Prevalence rates of psoriasis are lower among the Latino population than the white or black population in the U.S., but Latino populations are often disproportionately affected by poorer quality of life and disease severity, according to recent findings.
“Current evidence suggests that there are notable differences in the severity of psoriasis between racial and ethnic groups,” Alyssa G. Ashbaugh, an MD candidate at the Dermatology Clinical Research Center at the University of California, Irvine, and colleagues wrote. “While the U.S. Latino population is growing rapidly, there is little research on the various factors impacting disease severity in this minority population.”
The review of currently available evidence showed that, according to findings from two cross-sectional studies using National Health and Nutrition Examination Survey data, psoriasis prevalence was 1.6% among Latino patients, compared with 3.7% among white patients and 2% among black patients.
Regarding clinical presentation, recent data have shown that individuals with darker skin may be susceptible to more extensive disease involvement, thicker plaques and more scale than those with lighter skin. The researchers urged clinicians to be aware of these factors when making a diagnosis.
Elevated rates of HIV in the U.S. Latino community compared with the white community may be associated with increased incidence of psoriatic disease, as psoriasis and HIV have been linked in the data, according to the researchers.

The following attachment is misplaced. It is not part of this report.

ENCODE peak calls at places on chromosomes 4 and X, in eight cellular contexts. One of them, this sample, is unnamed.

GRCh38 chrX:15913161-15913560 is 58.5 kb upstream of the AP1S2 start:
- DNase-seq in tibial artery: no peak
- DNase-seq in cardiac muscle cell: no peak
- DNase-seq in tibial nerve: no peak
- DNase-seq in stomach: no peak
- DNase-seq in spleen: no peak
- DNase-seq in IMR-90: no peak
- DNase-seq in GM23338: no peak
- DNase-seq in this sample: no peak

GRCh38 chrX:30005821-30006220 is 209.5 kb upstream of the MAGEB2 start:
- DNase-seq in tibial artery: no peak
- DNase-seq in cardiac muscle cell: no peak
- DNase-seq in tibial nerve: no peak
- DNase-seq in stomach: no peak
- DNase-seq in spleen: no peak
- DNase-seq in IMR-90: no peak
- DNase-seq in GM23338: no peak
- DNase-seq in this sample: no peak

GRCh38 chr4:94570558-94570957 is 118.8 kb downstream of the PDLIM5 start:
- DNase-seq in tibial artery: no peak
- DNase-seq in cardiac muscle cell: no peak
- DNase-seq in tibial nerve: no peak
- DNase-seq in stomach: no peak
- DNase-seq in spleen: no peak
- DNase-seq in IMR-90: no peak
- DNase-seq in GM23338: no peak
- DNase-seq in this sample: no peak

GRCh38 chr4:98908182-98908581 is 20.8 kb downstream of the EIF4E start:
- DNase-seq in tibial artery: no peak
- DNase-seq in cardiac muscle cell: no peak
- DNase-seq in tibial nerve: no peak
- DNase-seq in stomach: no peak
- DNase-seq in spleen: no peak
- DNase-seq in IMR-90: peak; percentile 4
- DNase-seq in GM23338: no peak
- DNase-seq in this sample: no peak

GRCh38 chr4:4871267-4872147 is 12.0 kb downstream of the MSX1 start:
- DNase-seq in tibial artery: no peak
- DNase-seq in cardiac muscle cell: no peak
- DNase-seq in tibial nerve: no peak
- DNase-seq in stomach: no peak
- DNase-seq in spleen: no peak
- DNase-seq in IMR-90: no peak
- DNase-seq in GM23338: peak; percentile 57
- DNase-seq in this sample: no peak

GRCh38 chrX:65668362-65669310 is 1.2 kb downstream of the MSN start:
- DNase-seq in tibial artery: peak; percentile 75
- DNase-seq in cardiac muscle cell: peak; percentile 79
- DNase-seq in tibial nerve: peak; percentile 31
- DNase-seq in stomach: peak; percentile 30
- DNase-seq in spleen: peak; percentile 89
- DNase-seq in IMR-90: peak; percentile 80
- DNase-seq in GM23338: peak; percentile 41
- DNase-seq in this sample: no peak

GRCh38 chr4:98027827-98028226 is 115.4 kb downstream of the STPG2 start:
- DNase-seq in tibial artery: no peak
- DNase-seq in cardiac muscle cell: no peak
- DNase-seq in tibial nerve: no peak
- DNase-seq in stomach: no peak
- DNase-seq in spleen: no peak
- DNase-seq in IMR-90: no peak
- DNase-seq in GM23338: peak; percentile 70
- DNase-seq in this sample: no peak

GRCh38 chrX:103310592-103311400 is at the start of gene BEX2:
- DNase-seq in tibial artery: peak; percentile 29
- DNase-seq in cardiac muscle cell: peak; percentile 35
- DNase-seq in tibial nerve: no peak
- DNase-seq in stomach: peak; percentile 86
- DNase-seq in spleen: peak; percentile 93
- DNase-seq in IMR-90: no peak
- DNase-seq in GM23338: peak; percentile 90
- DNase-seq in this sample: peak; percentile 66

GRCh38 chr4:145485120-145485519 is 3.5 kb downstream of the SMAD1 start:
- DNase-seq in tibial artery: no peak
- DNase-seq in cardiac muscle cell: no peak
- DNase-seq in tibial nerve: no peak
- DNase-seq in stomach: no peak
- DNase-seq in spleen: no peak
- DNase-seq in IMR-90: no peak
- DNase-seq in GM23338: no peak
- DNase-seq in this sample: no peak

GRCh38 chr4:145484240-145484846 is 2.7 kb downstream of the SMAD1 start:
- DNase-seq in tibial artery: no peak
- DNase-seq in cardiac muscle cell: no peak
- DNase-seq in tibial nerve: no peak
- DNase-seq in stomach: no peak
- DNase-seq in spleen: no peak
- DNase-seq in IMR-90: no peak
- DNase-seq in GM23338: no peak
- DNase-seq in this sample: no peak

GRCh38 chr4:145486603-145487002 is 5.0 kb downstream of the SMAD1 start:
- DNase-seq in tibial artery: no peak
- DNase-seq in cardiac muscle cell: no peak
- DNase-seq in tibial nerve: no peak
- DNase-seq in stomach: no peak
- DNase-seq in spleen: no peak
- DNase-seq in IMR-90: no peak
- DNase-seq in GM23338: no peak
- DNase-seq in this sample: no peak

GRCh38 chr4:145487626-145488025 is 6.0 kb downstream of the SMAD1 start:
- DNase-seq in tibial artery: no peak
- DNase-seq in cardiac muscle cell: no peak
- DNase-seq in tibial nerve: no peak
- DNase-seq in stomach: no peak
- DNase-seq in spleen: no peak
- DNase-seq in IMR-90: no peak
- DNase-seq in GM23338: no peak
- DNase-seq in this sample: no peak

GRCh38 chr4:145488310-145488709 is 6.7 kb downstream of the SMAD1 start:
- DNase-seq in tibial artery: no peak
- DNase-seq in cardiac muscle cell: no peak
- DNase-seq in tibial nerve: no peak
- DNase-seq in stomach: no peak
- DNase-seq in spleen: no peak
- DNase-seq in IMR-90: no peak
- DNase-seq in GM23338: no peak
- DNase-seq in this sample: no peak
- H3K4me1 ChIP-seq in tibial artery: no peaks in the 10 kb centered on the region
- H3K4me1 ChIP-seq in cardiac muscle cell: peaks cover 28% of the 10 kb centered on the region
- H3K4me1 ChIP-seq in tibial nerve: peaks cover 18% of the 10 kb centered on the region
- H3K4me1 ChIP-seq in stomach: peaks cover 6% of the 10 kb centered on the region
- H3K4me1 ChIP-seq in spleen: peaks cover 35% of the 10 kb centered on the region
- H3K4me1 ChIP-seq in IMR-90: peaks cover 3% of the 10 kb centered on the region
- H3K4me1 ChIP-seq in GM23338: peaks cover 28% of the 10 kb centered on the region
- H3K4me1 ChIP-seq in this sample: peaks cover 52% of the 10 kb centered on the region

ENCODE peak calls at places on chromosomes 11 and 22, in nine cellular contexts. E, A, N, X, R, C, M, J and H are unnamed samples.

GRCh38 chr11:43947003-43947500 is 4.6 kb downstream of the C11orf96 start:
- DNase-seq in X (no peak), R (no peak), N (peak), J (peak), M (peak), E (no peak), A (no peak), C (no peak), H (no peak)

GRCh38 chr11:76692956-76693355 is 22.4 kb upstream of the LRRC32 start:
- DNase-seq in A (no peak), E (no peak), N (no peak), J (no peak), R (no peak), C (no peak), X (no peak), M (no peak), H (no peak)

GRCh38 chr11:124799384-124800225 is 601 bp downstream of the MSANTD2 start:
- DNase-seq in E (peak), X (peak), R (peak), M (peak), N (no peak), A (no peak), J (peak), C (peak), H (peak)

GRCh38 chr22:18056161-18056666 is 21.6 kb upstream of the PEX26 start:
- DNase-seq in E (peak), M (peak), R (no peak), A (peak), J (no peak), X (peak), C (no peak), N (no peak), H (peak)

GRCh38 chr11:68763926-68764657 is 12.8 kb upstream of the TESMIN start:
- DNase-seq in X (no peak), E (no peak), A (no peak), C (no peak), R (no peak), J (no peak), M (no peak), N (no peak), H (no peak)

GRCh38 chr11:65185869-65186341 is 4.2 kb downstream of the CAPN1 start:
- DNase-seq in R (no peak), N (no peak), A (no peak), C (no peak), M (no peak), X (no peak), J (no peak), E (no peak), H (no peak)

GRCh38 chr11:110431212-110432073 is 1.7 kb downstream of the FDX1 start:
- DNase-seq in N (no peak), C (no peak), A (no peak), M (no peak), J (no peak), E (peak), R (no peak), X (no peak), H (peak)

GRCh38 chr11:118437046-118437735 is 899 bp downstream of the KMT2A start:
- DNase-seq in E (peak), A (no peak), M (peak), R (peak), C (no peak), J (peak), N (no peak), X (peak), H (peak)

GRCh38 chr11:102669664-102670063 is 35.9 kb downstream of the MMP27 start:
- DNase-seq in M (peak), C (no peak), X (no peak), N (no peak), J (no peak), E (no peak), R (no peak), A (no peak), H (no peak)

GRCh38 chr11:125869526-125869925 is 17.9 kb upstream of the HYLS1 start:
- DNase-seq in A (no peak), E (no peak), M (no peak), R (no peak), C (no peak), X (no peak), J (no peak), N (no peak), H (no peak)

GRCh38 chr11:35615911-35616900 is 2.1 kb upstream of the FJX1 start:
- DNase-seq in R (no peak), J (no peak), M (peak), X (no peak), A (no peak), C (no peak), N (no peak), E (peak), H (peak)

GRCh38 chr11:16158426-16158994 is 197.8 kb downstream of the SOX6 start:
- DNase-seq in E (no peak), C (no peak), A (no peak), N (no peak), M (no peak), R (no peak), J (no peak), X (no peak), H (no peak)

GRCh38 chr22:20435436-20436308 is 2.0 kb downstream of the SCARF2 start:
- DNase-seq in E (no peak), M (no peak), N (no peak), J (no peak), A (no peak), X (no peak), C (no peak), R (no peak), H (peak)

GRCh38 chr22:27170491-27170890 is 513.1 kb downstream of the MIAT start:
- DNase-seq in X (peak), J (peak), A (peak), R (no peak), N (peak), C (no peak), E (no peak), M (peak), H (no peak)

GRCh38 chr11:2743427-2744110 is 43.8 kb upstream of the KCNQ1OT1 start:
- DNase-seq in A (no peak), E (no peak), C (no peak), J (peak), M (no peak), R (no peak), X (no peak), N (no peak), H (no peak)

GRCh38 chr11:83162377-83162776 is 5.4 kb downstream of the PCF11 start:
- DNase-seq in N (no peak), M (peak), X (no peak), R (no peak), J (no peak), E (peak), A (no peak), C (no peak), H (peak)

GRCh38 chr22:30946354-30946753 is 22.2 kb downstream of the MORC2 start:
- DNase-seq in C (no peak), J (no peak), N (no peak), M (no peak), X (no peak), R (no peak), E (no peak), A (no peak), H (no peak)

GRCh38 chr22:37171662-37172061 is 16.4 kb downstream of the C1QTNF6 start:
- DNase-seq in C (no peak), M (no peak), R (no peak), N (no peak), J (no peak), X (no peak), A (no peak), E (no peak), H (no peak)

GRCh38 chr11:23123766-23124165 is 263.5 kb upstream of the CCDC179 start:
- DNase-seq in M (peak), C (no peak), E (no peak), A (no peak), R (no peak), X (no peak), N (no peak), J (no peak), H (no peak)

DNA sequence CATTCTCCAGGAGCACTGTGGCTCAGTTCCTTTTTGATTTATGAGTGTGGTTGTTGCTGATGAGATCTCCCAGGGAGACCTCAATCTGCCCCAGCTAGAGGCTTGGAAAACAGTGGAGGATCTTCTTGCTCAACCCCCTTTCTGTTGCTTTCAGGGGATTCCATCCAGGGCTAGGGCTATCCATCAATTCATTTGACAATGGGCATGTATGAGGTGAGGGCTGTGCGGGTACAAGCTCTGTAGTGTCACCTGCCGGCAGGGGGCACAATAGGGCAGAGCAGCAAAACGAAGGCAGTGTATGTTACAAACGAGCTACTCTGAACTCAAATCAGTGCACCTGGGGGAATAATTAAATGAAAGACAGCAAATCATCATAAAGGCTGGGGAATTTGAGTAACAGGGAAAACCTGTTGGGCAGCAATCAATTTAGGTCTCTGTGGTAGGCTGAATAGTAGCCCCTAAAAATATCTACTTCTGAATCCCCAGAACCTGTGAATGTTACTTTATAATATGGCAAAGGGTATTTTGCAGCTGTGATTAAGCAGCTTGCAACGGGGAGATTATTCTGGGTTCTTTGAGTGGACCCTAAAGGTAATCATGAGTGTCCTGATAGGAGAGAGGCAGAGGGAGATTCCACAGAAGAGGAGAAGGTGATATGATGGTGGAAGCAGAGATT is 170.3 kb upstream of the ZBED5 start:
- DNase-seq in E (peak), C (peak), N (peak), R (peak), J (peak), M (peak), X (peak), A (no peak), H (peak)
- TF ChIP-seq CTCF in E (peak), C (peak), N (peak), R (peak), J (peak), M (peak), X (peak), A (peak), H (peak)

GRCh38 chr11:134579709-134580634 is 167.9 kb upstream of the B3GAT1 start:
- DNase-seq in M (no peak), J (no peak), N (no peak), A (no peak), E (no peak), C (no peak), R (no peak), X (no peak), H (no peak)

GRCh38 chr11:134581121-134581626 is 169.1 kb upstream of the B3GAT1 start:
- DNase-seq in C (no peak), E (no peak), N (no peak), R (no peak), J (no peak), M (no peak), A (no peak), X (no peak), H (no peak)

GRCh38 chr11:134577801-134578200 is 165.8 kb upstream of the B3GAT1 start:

Other findings show that Latino patients have a lower quality of life than their white counterparts with psoriasis. Possible reasons include delayed diagnosis and being less likely to seek or receive care for their disease.
Comorbidities such as depression, obesity and diabetes have been reported more frequently in U.S. Latino populations with psoriasis compared with white populations with psoriasis.
Latino patients have demonstrated comparable responses to a number of therapies in the psoriasis armamentarium, including Enbrel (etanercept, Amgen), Cosentyx (secukinumab, Novartis) or Siliq (brodalumab, Ortho Dermatologics). Despite these findings, Latino patients continue to face poorer outcomes.
The researchers noted that many of the conclusions they drew are based on insufficient or incomplete data. “We speculate that much of the paucity of information is related to cultural, socioeconomic and educational barriers to care and clinical trial participation,” they wrote. “Many confounding variables, such as independently high rates of Latino obesity, also impact the reported severity of disease and the resulting comorbidity data available.”
There may be ways of getting around some of these complications, according to the researchers. “Learning unique Latino cultural considerations and overcoming logistical challenges, such as providing Spanish translators and Spanish educational materials, and offering after-hours clinics may begin to address solutions within the scope of our field,” they wrote. – by Rob Volansky
Disclosures: The authors report no relevant financial disclosures.